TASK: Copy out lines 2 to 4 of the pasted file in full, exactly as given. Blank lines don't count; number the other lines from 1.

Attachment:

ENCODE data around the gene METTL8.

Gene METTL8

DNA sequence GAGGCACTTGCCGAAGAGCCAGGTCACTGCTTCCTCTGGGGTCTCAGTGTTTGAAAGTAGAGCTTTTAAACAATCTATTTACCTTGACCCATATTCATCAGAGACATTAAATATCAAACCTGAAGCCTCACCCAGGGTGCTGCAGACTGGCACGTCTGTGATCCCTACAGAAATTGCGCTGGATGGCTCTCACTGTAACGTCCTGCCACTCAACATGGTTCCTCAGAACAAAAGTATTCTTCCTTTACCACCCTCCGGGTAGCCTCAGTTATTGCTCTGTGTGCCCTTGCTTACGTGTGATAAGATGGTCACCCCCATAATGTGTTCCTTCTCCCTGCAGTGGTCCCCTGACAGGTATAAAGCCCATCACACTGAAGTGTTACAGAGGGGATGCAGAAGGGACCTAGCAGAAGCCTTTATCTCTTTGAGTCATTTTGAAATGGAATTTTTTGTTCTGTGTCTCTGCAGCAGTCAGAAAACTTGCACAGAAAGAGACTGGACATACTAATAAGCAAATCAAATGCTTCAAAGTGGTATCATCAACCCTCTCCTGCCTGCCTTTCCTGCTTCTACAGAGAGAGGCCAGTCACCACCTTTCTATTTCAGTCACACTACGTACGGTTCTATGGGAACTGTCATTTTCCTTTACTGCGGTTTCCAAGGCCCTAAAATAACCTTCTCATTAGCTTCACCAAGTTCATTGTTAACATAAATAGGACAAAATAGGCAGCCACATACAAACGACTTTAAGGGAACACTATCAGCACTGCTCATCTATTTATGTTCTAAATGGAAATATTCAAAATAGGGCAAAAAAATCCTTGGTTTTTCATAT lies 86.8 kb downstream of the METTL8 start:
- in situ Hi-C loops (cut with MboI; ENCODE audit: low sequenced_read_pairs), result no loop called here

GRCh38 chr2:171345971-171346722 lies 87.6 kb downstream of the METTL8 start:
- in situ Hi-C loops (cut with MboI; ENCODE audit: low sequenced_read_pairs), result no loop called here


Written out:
Gene METTL8

DNA sequence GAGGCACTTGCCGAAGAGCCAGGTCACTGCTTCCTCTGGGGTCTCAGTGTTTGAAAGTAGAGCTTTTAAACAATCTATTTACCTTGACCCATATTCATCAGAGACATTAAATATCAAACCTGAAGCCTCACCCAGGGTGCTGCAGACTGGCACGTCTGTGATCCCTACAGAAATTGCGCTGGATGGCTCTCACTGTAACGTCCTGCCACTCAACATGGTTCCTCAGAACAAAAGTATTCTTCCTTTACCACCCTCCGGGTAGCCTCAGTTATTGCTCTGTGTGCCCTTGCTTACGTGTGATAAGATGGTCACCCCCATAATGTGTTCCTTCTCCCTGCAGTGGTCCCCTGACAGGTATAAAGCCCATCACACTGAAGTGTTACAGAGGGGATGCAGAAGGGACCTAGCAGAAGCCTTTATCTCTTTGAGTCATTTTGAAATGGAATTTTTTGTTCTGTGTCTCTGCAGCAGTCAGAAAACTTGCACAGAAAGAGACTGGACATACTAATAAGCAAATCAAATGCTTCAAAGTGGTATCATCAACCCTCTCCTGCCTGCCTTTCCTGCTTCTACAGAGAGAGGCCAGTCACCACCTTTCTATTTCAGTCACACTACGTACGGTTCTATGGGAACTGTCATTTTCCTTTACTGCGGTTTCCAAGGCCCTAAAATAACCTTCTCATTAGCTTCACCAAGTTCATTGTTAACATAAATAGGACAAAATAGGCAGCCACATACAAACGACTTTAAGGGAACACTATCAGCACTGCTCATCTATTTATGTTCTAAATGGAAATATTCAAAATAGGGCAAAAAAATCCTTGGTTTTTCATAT lies 86.8 kb downstream of the METTL8 start:
- in situ Hi-C loops (cut with MboI; ENCODE audit: low sequenced_read_pairs), result no loop called here